Russian media outlets release CCTV image of St Petersburg metro explosion suspect

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Russian media outlets release CCTV image of St Petersburg metro explosion suspect

Russian online news outlet Fontanka has published the photo of a person whom it said police were seeking over Monday's deadly blast on board a St Petersburg metro train.

The grainy photo shows a middle-aged man with a beard and wearing a black hat.

Fontanka said the man had entered "Petrogradskaya" station 20 minutes before the blast happened on board a train, killing at least nine people in what Russian prosecutors are considering a terrorist attack..

Interfax news agency earlier quoted a source as saying that surveillance cameras had captured photos of the blast suspect.

Authorities in Russia's second-largest city believe a homemade bomb containing shrapnel caused the blast, which reportedly struck while the train was travelling between two stations.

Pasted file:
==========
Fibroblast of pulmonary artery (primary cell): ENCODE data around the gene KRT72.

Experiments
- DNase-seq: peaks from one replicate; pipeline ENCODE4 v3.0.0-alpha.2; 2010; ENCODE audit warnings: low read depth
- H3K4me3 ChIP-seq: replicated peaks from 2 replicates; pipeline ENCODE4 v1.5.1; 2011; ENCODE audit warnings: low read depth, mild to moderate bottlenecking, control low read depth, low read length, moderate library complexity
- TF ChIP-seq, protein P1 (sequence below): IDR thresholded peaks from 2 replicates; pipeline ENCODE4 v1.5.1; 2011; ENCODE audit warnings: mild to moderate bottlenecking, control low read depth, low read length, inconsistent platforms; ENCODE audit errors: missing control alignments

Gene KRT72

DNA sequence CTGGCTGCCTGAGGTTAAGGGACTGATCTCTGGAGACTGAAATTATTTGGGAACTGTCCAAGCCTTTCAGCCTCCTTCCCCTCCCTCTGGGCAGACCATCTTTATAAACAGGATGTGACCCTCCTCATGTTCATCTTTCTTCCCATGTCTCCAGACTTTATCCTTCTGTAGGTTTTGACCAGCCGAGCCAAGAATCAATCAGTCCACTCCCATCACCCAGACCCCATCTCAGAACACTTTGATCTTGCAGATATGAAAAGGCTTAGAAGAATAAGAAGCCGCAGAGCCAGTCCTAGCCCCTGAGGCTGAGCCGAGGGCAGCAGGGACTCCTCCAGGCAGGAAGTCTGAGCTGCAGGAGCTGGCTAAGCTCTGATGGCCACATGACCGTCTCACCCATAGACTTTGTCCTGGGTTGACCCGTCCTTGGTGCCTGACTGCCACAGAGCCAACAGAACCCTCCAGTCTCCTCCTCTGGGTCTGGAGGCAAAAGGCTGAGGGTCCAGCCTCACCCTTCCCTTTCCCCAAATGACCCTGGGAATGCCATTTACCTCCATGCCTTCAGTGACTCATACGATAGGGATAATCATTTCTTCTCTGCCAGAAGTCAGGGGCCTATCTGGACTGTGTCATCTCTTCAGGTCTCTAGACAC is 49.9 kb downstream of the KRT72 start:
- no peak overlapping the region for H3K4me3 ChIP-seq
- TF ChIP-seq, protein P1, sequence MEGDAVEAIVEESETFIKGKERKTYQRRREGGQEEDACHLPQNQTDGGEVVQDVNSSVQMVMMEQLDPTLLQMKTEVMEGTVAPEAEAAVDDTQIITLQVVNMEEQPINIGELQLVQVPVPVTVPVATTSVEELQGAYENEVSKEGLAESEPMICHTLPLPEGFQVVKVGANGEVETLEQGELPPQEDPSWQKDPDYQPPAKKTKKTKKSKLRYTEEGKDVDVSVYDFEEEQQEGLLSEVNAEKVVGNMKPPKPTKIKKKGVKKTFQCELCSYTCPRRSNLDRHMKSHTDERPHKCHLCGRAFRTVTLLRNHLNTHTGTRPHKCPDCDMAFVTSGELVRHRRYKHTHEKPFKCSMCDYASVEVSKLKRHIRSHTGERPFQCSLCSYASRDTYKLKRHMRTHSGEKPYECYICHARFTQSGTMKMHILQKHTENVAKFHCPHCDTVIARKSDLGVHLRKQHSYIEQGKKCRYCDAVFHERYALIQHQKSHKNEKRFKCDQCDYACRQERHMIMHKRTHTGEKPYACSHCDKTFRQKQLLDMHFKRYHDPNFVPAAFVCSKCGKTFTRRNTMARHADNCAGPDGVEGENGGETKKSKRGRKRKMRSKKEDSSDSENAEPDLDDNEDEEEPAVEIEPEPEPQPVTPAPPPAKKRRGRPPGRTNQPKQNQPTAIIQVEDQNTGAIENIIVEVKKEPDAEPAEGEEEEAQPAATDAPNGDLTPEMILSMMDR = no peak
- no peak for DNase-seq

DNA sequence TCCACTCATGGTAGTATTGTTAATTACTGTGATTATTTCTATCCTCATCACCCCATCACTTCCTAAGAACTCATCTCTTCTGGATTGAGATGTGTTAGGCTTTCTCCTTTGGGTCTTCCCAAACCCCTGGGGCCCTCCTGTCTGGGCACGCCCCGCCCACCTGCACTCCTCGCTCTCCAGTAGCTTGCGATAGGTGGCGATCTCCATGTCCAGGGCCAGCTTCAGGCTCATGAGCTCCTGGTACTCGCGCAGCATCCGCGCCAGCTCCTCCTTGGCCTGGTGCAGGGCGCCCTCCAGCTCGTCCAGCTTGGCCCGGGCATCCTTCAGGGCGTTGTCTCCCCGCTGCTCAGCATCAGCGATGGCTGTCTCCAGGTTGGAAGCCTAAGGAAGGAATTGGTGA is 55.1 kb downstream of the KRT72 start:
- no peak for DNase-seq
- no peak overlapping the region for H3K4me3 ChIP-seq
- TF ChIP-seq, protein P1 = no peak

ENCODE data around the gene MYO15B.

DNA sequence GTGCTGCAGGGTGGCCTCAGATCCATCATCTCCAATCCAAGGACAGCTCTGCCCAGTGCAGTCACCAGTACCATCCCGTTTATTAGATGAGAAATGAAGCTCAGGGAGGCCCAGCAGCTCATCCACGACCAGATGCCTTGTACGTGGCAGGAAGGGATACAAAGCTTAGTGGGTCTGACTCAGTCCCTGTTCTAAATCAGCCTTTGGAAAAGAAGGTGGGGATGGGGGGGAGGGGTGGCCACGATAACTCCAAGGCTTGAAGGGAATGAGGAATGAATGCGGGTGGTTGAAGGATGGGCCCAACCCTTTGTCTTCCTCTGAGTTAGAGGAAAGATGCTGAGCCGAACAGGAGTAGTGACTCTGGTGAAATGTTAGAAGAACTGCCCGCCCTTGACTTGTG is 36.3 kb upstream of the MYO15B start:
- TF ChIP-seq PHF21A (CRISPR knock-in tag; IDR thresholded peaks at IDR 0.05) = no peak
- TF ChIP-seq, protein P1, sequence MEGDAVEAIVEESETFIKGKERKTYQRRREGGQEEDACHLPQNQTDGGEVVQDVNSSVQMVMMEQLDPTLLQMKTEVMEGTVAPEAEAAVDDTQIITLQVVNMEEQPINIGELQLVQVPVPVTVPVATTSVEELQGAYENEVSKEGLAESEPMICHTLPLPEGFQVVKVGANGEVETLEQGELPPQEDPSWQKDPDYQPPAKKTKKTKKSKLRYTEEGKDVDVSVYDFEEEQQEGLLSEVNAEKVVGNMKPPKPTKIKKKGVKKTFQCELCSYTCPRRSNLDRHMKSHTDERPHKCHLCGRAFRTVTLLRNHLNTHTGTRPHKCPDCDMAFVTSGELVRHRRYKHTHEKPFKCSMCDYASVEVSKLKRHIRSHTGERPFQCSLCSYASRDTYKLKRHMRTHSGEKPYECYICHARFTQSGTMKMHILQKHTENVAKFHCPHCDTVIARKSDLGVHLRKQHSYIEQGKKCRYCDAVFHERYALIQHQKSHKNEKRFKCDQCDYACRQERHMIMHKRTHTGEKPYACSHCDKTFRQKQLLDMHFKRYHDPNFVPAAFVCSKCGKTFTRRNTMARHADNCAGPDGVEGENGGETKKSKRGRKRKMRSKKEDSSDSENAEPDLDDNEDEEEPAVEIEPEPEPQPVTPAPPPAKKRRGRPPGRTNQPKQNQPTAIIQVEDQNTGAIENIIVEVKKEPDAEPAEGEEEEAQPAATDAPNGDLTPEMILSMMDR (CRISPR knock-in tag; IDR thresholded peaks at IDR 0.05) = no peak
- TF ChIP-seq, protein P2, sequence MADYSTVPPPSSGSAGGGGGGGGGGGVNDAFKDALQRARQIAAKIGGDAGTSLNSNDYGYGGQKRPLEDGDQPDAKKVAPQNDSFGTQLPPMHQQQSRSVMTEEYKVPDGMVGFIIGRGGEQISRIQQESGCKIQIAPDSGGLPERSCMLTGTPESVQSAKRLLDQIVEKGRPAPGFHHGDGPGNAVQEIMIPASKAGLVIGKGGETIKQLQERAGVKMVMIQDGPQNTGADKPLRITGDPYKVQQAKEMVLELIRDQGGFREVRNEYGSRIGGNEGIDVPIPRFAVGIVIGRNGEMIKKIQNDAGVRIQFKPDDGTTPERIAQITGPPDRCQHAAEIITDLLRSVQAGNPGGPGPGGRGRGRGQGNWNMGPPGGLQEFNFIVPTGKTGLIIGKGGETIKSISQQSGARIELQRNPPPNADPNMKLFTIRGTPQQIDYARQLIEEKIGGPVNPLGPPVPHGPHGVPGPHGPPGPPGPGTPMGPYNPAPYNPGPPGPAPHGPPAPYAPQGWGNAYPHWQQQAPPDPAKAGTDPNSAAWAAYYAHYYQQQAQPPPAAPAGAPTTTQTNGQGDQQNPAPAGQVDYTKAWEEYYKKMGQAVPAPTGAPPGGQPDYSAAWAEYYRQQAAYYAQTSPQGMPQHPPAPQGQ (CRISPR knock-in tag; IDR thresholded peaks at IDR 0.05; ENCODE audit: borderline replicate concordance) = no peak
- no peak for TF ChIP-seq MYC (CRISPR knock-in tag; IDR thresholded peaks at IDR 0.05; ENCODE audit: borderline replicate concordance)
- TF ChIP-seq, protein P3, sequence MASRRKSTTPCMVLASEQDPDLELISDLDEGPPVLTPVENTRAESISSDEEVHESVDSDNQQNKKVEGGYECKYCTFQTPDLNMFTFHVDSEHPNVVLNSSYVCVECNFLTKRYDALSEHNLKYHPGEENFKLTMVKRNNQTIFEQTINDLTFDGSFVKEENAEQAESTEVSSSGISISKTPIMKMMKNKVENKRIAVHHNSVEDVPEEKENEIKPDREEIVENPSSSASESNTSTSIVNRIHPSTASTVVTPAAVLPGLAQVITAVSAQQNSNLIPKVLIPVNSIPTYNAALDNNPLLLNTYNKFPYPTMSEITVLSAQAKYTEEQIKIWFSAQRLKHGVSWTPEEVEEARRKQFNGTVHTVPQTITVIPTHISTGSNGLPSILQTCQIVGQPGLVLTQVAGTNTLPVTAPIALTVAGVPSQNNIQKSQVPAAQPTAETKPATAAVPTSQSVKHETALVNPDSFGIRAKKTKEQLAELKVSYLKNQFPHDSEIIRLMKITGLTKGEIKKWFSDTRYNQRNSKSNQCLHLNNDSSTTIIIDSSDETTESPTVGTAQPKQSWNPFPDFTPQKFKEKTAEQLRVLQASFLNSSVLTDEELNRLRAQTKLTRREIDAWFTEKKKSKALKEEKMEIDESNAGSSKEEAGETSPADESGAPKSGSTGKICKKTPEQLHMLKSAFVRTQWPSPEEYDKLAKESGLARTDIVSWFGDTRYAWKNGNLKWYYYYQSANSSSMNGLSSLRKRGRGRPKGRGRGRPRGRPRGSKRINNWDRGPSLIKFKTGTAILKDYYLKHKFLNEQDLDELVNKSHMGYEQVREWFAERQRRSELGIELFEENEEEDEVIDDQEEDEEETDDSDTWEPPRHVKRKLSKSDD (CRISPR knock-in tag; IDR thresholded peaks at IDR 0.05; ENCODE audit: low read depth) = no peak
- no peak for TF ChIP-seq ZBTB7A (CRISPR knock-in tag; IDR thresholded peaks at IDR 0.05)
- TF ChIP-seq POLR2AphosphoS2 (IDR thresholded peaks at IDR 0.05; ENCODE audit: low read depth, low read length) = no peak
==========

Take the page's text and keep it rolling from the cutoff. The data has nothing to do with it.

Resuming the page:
There were conflicting reports on how many were wounded, with state media sources saying between 20 and 50.

Footage from the scene showed shattered windows and train doors that had been ripped open by the blast.

Another homemade bomb was found undetonated at a nearby station.

The prosecutor general's office condemned the blast as a terrorist attack.

All underground stations in the city have been closed. About 3 million people use the St Petersburg underground every day.

Security was increased at transport hubs across the country in the wake of the attack.

President Vladimir Putin was visiting the city, his hometown, for talks with his Belarusian counterpart, Alexander Lukashenko when the blast happened. He offered his condolences to the victims' families.

Condolences also began to arrive from leaders abroad.

The blast occurred around 2:40 pm (1240 GMT) while the train was between the central stations of Sennaya Ploshchad and Tekhnologichesky Institut, state media reported.

Trains have been the target of attacks in the past in Russia.

In 2010, a pair of suicide bombings claimed by a separatist group on the Moscow underground killed at least 40 people.

A year earlier, that same group, Caucasus Emirate, claimed it was the perpetrator of a bombing of a high-speed train en route from Moscow to St Petersburg, which killed at least 27 people.

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